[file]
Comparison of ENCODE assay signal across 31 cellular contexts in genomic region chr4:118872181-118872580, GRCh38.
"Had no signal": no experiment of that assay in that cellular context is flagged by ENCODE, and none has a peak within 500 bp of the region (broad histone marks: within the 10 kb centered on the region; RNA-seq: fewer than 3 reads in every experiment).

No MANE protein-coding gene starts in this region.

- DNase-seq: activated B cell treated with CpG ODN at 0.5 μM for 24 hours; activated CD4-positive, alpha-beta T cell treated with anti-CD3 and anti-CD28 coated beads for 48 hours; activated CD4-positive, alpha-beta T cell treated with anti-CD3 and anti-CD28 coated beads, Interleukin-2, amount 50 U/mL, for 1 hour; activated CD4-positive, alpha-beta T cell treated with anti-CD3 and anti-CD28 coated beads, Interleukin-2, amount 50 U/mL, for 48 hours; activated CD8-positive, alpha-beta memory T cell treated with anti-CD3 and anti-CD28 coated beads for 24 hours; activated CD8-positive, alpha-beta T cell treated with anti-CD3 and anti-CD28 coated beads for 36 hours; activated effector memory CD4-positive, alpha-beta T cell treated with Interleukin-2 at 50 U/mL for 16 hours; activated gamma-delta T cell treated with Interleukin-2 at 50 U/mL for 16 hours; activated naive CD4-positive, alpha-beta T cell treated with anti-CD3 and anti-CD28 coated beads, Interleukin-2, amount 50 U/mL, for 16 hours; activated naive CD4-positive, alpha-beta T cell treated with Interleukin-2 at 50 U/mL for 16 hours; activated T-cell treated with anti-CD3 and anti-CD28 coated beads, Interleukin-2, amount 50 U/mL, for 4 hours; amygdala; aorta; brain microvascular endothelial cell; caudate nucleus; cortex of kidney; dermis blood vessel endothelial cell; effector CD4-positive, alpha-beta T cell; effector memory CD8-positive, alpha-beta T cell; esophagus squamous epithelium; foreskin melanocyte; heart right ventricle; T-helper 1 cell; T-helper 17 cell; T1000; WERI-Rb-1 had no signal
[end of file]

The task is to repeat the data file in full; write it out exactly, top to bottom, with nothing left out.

Comparison of ENCODE assay signal across 31 cellular contexts in genomic region chr4:118872181-118872580, GRCh38.
"Had no signal": no experiment of that assay in that cellular context is flagged by ENCODE, and none has a peak within 500 bp of the region (broad histone marks: within the 10 kb centered on the region; RNA-seq: fewer than 3 reads in every experiment).

No MANE protein-coding gene starts in this region.

- DNase-seq: activated B cell treated with CpG ODN at 0.5 μM for 24 hours; activated CD4-positive, alpha-beta T cell treated with anti-CD3 and anti-CD28 coated beads for 48 hours; activated CD4-positive, alpha-beta T cell treated with anti-CD3 and anti-CD28 coated beads, Interleukin-2, amount 50 U/mL, for 1 hour; activated CD4-positive, alpha-beta T cell treated with anti-CD3 and anti-CD28 coated beads, Interleukin-2, amount 50 U/mL, for 48 hours; activated CD8-positive, alpha-beta memory T cell treated with anti-CD3 and anti-CD28 coated beads for 24 hours; activated CD8-positive, alpha-beta T cell treated with anti-CD3 and anti-CD28 coated beads for 36 hours; activated effector memory CD4-positive, alpha-beta T cell treated with Interleukin-2 at 50 U/mL for 16 hours; activated gamma-delta T cell treated with Interleukin-2 at 50 U/mL for 16 hours; activated naive CD4-positive, alpha-beta T cell treated with anti-CD3 and anti-CD28 coated beads, Interleukin-2, amount 50 U/mL, for 16 hours; activated naive CD4-positive, alpha-beta T cell treated with Interleukin-2 at 50 U/mL for 16 hours; activated T-cell treated with anti-CD3 and anti-CD28 coated beads, Interleukin-2, amount 50 U/mL, for 4 hours; amygdala; aorta; brain microvascular endothelial cell; caudate nucleus; cortex of kidney; dermis blood vessel endothelial cell; effector CD4-positive, alpha-beta T cell; effector memory CD8-positive, alpha-beta T cell; esophagus squamous epithelium; foreskin melanocyte; heart right ventricle; T-helper 1 cell; T-helper 17 cell; T1000; WERI-Rb-1 had no signal